President’s Message




On the morning of February 8, I stood in front of Philadelphia City Hall, at the corner of 15th Street and South Penn Square to witness something that many of us wondered would ever happen in our lifetime. The Eagles had just won the Super Bowl and hundreds of thousands of people gathered in Center City to celebrate the Parade of Champions. As I stood in the cold shadows of the morning, I reflected on the success of the team, but more importantly the many lessons to be learned from their success. While some may question how a winning football team relates to the challenges that we face in the practice of medicine, I believe that there are many strong similarities.

As the practice of medicine continues to evolve to one in which reliance on teams of care to provide increased efficiency, safety and quality, an examination of the success of this team can provide us with some important insights. They showed us what a group of committed individuals can accomplish when they share a common goal. When faced with adversity and loss of key resources, you can either make excuses or you can make a commitment.  They chose the latter, demonstrating how dedication to a shared vision and to the hard work required to achieve a long-sought goal leads to ultimate success.  They also consistently demonstrated how unselfish commitment to the success of the team’s goals over individual accolades is critical. As physicians we are often called upon to provide leadership of our care teams. A wonderful example of collaborative leadership came to mind as I reflected on a critical point in the Super Bowl game when the Eagles faced a fourth and goal situation.  Coach Pederson, the “Captain of the Ship”, chose not to bury his head in his preconceived notions of how best to proceed, but rather listened to a trusted member of his team’s  suggested solution to the problem at hand, reflected for a moment, responded “Yeah, let’s do it” and immediately set about ensuring that all the members of the team knew the plan and were ready to execute.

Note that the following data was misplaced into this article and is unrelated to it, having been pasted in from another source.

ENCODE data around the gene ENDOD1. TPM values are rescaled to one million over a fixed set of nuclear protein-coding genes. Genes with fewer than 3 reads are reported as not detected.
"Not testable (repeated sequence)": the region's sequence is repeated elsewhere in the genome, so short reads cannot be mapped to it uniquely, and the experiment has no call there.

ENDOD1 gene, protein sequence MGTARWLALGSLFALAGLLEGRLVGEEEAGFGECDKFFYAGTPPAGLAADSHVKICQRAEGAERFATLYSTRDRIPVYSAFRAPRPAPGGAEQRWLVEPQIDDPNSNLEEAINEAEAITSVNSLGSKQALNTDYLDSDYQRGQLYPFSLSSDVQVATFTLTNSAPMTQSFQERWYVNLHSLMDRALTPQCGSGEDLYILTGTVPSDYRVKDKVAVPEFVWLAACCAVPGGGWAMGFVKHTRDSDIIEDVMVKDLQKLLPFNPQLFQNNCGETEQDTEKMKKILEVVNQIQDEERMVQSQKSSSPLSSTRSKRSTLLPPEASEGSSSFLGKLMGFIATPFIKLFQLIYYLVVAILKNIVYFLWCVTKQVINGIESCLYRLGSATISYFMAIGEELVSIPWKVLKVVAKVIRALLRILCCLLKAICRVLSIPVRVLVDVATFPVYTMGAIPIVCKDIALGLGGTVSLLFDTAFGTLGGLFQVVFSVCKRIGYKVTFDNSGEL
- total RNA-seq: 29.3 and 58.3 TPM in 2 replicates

Success is never certain, failure is never final, is a mantra that I adopted many years go and has provided me inspiration when faced with personal and professional challenges. I reflected on how that simple phrase complemented MVP quarterback Nick Foles comments on the key to success when he stated, “I think the big thing is don’t be afraid to fail… Failure is a part of life. It’s a part of building character and growing. Without failure who would you be? … I think when you look at a struggle in your life, just know that it’s an opportunity for your character to grow, and that has been the message. Simple. If something’s going on in your life and you’re struggling, embrace it, because you’re growing.” Wise words indeed!

As the day came to a close, I became increasingly certain of two things.  First, our decision to postpone our February meeting had been the right one.   Second, the Philadelphia Eagles had provided all of us with the joy of a long-awaited championship and a whole lot more.


  1. A. George Neubert, D. President


George Neubert, M.D